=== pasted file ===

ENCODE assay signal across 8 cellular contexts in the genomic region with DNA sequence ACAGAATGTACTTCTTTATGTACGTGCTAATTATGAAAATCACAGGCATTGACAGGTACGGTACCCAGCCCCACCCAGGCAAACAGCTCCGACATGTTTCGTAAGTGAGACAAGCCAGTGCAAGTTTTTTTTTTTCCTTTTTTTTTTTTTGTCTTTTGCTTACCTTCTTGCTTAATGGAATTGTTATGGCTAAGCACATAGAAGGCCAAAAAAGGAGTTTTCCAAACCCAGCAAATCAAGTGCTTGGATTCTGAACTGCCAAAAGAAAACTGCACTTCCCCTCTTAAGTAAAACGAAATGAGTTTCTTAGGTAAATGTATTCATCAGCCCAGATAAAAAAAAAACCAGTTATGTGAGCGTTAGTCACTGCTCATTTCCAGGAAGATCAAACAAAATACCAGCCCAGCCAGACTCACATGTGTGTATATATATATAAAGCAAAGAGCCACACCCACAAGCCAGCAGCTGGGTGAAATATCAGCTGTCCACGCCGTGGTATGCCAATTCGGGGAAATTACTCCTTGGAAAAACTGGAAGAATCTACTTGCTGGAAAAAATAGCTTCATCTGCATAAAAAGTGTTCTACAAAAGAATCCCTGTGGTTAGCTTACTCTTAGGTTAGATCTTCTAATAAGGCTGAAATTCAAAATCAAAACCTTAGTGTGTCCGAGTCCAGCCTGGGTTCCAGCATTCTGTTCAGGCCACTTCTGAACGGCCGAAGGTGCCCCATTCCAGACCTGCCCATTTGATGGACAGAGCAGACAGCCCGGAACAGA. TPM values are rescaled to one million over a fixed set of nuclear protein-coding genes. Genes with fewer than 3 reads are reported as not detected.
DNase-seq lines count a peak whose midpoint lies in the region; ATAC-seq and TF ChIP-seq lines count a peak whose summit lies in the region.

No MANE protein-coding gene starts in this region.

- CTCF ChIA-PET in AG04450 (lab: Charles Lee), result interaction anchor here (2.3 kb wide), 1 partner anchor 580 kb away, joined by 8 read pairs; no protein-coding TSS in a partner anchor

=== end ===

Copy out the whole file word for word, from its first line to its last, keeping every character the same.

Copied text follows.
ENCODE assay signal across 8 cellular contexts in the genomic region with DNA sequence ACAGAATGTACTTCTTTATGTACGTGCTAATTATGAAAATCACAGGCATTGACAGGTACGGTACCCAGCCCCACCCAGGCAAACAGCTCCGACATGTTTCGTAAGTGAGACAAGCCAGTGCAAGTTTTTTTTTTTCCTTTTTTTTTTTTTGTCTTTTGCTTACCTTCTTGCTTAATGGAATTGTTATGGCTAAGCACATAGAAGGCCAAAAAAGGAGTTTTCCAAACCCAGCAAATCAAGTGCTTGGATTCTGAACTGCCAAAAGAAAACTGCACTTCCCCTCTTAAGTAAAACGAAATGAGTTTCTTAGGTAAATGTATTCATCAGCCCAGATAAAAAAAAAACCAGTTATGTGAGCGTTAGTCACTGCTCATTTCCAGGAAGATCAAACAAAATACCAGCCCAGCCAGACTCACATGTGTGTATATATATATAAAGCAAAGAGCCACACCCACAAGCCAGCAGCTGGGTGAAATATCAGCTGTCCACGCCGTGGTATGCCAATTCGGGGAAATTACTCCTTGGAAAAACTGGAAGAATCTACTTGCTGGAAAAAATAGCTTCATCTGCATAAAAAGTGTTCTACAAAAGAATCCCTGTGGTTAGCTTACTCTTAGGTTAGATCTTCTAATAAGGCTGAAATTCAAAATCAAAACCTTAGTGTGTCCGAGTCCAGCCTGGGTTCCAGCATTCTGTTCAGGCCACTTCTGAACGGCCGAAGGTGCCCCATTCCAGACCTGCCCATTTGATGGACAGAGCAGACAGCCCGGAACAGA. TPM values are rescaled to one million over a fixed set of nuclear protein-coding genes. Genes with fewer than 3 reads are reported as not detected.
DNase-seq lines count a peak whose midpoint lies in the region; ATAC-seq and TF ChIP-seq lines count a peak whose summit lies in the region.

No MANE protein-coding gene starts in this region.

- CTCF ChIA-PET in AG04450 (lab: Charles Lee), result interaction anchor here (2.3 kb wide), 1 partner anchor 580 kb away, joined by 8 read pairs; no protein-coding TSS in a partner anchor